Well, shit, she would have thought if she had had the words, maybe there's a fat rodent over there who's looking to have lunch with me.

Left behind her the fissure grew steadily, both longer and wider. A louder roar, like the sound of a huge boiler chuffing, announced the beginning of the eruption proper. A thick cloud of ash rolled out of the ground, hidden in the cloud glowing fragments of lava that cooled nearly instantly, falling back onto the grass as shattered black cinder.
A new blast flung the camel's body up and to the side, dismembering what the saber-tooth had not. Within moments a random volcanic bomb arced down onto the shattered bits, shattering them still further.

Within an hour the animal had been reduced to fragments of meat and bone and buried in hot cinder; by nightfall the entire clearing was a smoking, steaming black pile taller then the trees at the edge of the grassland.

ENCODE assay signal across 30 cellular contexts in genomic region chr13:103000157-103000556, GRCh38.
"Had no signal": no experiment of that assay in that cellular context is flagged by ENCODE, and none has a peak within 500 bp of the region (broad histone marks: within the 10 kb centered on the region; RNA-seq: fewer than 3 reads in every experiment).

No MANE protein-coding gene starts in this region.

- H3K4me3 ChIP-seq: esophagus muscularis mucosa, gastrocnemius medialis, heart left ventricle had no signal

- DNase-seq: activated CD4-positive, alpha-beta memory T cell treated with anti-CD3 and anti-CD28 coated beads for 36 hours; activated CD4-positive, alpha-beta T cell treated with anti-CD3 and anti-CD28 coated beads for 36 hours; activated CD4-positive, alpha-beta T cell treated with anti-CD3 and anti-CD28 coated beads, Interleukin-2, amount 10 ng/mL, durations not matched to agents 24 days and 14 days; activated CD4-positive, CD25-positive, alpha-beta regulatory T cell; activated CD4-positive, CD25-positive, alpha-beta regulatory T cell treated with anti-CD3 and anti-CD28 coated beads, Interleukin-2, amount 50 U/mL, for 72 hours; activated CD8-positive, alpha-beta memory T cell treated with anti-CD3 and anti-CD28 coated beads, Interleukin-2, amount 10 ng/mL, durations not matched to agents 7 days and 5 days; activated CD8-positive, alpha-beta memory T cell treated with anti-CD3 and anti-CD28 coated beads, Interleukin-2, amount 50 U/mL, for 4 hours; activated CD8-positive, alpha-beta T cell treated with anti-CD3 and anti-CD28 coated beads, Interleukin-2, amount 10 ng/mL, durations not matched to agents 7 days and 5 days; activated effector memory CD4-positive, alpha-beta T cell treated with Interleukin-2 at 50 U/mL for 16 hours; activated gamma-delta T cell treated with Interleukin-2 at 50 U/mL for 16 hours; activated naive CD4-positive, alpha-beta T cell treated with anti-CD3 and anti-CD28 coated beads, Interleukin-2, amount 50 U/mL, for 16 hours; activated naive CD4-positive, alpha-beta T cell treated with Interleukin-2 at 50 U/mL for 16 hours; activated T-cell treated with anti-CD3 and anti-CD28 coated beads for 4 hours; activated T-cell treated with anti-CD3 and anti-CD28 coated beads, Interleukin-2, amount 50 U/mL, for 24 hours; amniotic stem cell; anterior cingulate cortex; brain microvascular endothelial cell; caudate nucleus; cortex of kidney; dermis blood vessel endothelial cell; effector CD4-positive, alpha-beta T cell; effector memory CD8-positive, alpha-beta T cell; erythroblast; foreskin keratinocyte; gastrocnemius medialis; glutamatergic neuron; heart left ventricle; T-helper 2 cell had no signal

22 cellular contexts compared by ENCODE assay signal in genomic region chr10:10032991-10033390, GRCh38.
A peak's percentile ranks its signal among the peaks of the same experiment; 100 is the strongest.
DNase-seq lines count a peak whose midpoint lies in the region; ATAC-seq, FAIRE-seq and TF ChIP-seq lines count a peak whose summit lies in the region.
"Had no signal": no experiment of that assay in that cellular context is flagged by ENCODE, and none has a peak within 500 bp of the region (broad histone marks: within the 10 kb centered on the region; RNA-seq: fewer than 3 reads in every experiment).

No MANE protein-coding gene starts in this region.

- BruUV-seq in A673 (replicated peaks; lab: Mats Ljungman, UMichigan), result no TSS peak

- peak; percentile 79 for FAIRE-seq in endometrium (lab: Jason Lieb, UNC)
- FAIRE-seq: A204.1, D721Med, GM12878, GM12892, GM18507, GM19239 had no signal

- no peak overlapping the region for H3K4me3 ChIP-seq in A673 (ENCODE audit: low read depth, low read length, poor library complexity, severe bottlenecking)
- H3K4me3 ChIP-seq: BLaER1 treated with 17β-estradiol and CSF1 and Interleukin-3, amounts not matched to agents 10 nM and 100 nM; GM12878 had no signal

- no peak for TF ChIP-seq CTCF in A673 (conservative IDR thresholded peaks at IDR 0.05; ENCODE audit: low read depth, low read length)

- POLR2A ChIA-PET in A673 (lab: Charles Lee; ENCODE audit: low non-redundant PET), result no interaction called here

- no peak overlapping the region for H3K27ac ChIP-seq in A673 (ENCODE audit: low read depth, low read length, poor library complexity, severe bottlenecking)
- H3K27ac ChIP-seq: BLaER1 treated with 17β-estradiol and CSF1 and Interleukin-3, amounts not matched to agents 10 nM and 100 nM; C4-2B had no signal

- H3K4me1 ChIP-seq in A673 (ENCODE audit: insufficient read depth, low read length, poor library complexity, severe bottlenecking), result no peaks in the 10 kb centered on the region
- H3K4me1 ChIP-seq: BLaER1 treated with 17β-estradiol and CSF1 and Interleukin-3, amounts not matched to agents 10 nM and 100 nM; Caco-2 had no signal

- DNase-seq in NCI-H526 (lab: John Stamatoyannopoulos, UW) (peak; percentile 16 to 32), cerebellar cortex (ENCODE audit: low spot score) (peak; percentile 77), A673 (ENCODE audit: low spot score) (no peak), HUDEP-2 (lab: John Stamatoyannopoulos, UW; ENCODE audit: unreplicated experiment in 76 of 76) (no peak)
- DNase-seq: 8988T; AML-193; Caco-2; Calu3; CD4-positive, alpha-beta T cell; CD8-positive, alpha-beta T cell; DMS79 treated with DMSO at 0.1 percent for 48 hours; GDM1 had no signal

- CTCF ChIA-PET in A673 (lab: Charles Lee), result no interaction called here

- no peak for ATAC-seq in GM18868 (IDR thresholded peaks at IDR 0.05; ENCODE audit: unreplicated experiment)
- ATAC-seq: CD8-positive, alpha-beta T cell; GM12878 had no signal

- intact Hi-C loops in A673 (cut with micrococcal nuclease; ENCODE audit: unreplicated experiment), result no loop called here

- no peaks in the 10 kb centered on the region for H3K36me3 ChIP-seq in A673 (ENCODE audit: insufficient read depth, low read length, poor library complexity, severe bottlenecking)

Sometime around midnight that night a brilliant orange-red tongue of lava lapped out of the central crater and flowed down the side slope out into the thicket down by the creek.

In seconds the low-growing sycamores and willows candled, and the lava exploded as it crossed the watercourse, the shattered glass fountaining into crystalline drops that hundreds of thousands of years later the people of an island not yet formed would call "Pele's tears".


The teratorn returned about a week later, hoping to find something delicious in the camel meadow. She drifted on the cold wind off the immense glacier to the east; had she had the ability to form her thoughts into words they would have expressed disgust; what the hell good was that big goddamn pile of dead rock down there now?